'Charlie's Country': A Worn Landscape That's Both Sad And Majestic NPR's Bob Mondello reviews a dramatic film about an aboriginal hunter who yearns for a life in Australia, like the one his parents had.
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'Charlie's Country': A Worn Landscape That's Both Sad And Majestic

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'Charlie's Country': A Worn Landscape That's Both Sad And Majestic

Review

Movie Reviews

'Charlie's Country': A Worn Landscape That's Both Sad And Majestic

'Charlie's Country': A Worn Landscape That's Both Sad And Majestic

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Actor David Gulpilil gives a genuinely wrenching performance in Charlie's Country Courtesy of Monument Releasing hide caption

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Courtesy of Monument Releasing

Actor David Gulpilil gives a genuinely wrenching performance in Charlie's Country

Courtesy of Monument Releasing

The crevices in Charlie's careworn face look as deep as any in the Australian outback when we first spy him in Charlie's Country. He's sitting in a government-provided tin-roofed shack on territory where his aboriginal ancestors once roamed free. Where he once roamed free, in fact.

Now, he's a hunter who's not allowed to hunt, in a community supervised by Luke, a white policeman with whom Charlie has a jokingly profane relationship. But they're not on equal footing. Though Charlie's in his mid-60s, he's treated as a sort of wayward child by the authorities. He and all the people in a settlement that amounts to a reservation receive benefits — government housing, health care that whisks them to a nearby city in emergencies (even if they protest that they want to stay in their homeland). But they're not permitted to do what they've done for generations: Live off the land.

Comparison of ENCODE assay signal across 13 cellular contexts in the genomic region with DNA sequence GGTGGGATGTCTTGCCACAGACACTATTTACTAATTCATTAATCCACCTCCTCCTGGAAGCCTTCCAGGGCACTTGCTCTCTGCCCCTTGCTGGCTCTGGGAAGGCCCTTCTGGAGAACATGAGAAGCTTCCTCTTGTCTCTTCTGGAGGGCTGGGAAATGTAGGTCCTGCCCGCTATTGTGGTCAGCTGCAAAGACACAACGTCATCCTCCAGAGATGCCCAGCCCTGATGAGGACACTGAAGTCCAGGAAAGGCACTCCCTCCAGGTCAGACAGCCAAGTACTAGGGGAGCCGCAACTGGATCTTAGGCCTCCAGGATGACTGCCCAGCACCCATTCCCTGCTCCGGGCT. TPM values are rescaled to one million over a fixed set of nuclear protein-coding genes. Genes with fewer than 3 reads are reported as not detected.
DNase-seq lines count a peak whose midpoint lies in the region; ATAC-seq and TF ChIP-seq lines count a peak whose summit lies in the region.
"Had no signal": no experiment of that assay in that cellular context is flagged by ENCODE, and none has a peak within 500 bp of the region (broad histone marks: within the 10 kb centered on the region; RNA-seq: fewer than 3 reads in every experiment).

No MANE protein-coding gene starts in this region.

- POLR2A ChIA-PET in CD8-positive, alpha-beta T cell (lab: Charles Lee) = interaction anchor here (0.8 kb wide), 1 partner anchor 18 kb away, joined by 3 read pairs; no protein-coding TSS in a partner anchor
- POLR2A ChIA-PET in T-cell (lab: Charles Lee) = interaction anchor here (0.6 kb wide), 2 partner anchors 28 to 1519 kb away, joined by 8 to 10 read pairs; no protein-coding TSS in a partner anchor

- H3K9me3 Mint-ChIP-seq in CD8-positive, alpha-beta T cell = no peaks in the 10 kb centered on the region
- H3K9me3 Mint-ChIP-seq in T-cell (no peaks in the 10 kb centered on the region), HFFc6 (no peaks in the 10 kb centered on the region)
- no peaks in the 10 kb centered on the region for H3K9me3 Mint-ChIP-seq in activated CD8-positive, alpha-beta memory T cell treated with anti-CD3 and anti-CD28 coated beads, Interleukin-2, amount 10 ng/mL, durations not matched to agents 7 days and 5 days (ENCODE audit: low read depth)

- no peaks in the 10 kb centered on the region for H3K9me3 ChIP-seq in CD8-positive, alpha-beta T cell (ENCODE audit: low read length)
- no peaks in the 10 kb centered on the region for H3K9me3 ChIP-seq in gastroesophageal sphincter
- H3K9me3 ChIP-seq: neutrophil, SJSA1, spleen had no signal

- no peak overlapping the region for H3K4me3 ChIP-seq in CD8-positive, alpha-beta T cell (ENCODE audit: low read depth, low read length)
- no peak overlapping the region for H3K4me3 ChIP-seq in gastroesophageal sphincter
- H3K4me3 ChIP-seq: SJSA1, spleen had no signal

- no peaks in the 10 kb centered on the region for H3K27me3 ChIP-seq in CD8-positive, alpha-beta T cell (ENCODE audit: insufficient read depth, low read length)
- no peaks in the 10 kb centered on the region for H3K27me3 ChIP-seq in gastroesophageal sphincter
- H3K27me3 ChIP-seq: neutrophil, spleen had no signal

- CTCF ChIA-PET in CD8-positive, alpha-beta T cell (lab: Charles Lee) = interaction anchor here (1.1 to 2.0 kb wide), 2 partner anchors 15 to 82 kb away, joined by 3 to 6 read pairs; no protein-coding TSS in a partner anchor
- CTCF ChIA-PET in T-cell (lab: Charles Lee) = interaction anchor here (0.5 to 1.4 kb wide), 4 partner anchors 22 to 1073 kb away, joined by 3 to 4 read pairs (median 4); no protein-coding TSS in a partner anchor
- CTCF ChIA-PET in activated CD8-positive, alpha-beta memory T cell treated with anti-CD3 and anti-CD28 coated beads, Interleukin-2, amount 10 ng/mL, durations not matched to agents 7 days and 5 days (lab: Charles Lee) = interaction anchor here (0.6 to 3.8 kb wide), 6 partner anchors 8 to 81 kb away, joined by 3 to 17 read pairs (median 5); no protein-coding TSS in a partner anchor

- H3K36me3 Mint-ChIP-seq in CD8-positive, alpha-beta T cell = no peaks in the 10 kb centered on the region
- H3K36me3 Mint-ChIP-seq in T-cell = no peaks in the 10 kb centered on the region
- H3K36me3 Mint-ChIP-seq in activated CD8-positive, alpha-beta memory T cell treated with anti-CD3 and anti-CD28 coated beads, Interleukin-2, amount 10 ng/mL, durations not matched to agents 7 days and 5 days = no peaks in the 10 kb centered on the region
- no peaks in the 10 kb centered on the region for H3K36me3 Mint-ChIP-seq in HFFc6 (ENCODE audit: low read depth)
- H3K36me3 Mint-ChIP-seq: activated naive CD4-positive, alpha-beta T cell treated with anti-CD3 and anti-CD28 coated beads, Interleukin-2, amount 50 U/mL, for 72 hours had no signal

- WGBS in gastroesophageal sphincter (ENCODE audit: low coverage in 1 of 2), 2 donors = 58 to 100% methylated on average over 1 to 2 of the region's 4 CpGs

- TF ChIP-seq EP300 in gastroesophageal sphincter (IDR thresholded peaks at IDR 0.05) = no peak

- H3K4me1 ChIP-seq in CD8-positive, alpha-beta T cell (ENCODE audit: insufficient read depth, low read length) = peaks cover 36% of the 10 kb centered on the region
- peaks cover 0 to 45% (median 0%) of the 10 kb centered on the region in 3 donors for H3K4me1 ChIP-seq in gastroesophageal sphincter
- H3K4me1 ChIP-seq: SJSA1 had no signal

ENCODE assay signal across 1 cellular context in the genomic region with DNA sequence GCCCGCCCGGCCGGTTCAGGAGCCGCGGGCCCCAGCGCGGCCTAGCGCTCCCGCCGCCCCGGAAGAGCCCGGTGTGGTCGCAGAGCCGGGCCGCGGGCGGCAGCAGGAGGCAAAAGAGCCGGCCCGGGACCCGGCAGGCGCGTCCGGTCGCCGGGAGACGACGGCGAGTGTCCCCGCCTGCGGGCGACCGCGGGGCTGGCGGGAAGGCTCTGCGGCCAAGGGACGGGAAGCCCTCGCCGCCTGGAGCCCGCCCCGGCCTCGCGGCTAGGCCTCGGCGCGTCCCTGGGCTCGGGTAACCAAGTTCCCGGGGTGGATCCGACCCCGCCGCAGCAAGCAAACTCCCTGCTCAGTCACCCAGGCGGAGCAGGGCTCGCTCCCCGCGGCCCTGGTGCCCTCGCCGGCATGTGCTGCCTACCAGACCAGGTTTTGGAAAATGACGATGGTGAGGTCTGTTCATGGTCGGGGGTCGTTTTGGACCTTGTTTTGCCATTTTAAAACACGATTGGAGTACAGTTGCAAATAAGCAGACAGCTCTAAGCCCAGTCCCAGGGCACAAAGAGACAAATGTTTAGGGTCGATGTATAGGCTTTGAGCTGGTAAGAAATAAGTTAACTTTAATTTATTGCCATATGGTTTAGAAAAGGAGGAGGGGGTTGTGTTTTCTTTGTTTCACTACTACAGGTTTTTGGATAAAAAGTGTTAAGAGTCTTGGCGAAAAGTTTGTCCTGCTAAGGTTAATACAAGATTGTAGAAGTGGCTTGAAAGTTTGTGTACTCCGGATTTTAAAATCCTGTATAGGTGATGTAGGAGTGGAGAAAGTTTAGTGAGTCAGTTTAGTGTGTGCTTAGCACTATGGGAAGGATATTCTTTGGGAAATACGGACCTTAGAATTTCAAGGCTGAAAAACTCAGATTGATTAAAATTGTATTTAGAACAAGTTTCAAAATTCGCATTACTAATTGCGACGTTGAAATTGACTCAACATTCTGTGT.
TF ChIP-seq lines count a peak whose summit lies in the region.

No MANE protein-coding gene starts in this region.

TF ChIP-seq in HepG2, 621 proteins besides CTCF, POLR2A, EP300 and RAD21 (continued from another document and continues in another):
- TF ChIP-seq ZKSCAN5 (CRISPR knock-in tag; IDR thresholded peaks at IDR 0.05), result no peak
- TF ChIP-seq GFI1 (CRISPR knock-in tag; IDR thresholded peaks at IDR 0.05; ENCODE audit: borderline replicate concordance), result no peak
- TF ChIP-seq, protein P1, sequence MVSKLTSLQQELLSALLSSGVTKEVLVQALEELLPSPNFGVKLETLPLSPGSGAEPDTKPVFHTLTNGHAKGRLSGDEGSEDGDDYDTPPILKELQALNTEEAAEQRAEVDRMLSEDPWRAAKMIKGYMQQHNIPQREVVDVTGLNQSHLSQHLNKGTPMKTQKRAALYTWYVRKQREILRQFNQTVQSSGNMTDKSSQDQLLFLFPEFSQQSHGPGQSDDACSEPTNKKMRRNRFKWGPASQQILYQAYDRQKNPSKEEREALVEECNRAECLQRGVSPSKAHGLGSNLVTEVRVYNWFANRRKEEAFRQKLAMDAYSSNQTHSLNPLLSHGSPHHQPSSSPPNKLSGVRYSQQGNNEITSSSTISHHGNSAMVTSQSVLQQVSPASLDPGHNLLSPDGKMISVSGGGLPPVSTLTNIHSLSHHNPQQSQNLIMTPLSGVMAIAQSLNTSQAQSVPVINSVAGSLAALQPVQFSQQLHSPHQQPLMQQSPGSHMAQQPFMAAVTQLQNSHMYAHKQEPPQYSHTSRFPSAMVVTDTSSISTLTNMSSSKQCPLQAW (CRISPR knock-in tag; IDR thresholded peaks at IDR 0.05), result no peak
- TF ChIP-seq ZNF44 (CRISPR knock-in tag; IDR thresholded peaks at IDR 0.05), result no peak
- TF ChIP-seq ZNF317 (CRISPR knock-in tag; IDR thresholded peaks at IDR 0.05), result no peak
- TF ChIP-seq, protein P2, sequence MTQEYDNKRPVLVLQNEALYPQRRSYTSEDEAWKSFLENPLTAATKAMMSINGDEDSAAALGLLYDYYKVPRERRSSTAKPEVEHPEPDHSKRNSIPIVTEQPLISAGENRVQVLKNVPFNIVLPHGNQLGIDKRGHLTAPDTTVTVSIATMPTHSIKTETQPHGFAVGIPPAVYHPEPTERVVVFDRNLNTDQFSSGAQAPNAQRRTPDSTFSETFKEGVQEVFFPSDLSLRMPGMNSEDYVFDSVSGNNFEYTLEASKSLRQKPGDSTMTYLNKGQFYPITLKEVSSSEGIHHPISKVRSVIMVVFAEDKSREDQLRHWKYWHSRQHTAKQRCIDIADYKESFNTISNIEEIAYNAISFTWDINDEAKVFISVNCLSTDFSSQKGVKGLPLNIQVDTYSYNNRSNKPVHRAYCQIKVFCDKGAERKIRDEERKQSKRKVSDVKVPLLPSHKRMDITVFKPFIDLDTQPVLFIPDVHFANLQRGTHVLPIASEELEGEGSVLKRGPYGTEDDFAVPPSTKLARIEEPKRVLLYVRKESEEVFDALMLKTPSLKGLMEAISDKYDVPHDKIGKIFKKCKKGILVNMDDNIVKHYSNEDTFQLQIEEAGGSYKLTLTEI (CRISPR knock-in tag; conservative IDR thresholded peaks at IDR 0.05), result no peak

When Charlie and a friend go out to hunt and bring down a buffalo, they get pulled over by a policeman who looks at their guns and asks if they have a license.

"Not gonna drive 'em. Gonna shoot 'em," replies Charlie, a crack that costs him his gun. So Charlie cuts down a sapling in the woods and whittles himself a hand-made spear that he's carrying home when Luke drives by and confiscates that, too.

The indignities just keep coming, and Charlie keeps resisting, mumbling to himself that he once danced as a boy in a ceremony for the Queen of England. That makes him look stubborn — or heroic, depending on who's doing the looking, and on what they know about his past.

Charlie (David Gulpilil) can be stubborn or heroic, depending on who's doing the looking. Courtesy of Monument Releasing hide caption

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Courtesy of Monument Releasing

Charlie (David Gulpilil) can be stubborn or heroic, depending on who's doing the looking.

Courtesy of Monument Releasing

You could say the same about this movie. Charlie is played by David Gulpilil, who 44 years ago starred in the movie Walkabout, playing an aboriginal teenager who rescued two white children who'd been abandoned in the Outback. He had quite a film career for a while after that, appearing in more than two dozen movies, including Crocodile Dundee and even, briefly, The Right Stuff. More recently, he has fallen on harder times.

Director Rolf de Heer has been telling interviewers he made Charlie's Country not just as a social document about his government's insensitive policies, but also to help a troubled David Gulpilil get back on track. The film gets some of its power from the fact that Charlie's story tracks pretty closely with that of the actor playing him. But just some of its power. Gulpilil is giving a genuinely wrenching performance, and as Charlie faces down disappointment and inadvertent cruelty, he becomes almost majestic in his quiet.

The landscape is majestic, too, and comes to seem desperately sad.